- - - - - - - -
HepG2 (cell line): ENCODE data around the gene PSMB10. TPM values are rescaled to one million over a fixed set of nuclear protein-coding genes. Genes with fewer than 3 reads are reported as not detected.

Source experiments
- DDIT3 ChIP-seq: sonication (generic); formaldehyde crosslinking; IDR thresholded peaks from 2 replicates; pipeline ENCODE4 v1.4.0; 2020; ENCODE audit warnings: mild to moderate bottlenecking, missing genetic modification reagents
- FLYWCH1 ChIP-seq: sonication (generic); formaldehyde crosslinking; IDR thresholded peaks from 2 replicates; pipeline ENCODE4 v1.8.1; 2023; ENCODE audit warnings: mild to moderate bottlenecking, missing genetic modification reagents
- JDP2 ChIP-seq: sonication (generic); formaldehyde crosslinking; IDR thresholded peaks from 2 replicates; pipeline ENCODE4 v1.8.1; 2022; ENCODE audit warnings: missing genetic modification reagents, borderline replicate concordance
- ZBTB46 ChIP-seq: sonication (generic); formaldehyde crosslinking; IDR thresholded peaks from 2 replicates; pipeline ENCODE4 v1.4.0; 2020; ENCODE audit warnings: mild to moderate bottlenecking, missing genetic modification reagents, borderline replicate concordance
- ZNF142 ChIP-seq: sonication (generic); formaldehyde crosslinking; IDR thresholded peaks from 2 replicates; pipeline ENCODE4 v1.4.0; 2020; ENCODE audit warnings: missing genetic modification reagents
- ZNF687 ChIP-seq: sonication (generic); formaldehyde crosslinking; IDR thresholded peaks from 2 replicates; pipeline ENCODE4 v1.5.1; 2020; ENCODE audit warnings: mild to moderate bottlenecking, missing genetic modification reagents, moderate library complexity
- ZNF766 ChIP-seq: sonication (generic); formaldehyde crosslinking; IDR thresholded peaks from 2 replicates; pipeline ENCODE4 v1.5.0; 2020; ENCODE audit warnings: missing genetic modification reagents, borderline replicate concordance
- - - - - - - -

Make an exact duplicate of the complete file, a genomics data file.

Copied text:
HepG2 (cell line): ENCODE data around the gene PSMB10. TPM values are rescaled to one million over a fixed set of nuclear protein-coding genes. Genes with fewer than 3 reads are reported as not detected.

Source experiments
- DDIT3 ChIP-seq: sonication (generic); formaldehyde crosslinking; IDR thresholded peaks from 2 replicates; pipeline ENCODE4 v1.4.0; 2020; ENCODE audit warnings: mild to moderate bottlenecking, missing genetic modification reagents
- FLYWCH1 ChIP-seq: sonication (generic); formaldehyde crosslinking; IDR thresholded peaks from 2 replicates; pipeline ENCODE4 v1.8.1; 2023; ENCODE audit warnings: mild to moderate bottlenecking, missing genetic modification reagents
- JDP2 ChIP-seq: sonication (generic); formaldehyde crosslinking; IDR thresholded peaks from 2 replicates; pipeline ENCODE4 v1.8.1; 2022; ENCODE audit warnings: missing genetic modification reagents, borderline replicate concordance
- ZBTB46 ChIP-seq: sonication (generic); formaldehyde crosslinking; IDR thresholded peaks from 2 replicates; pipeline ENCODE4 v1.4.0; 2020; ENCODE audit warnings: mild to moderate bottlenecking, missing genetic modification reagents, borderline replicate concordance
- ZNF142 ChIP-seq: sonication (generic); formaldehyde crosslinking; IDR thresholded peaks from 2 replicates; pipeline ENCODE4 v1.4.0; 2020; ENCODE audit warnings: missing genetic modification reagents
- ZNF687 ChIP-seq: sonication (generic); formaldehyde crosslinking; IDR thresholded peaks from 2 replicates; pipeline ENCODE4 v1.5.1; 2020; ENCODE audit warnings: mild to moderate bottlenecking, missing genetic modification reagents, moderate library complexity
- ZNF766 ChIP-seq: sonication (generic); formaldehyde crosslinking; IDR thresholded peaks from 2 replicates; pipeline ENCODE4 v1.5.0; 2020; ENCODE audit warnings: missing genetic modification reagents, borderline replicate concordance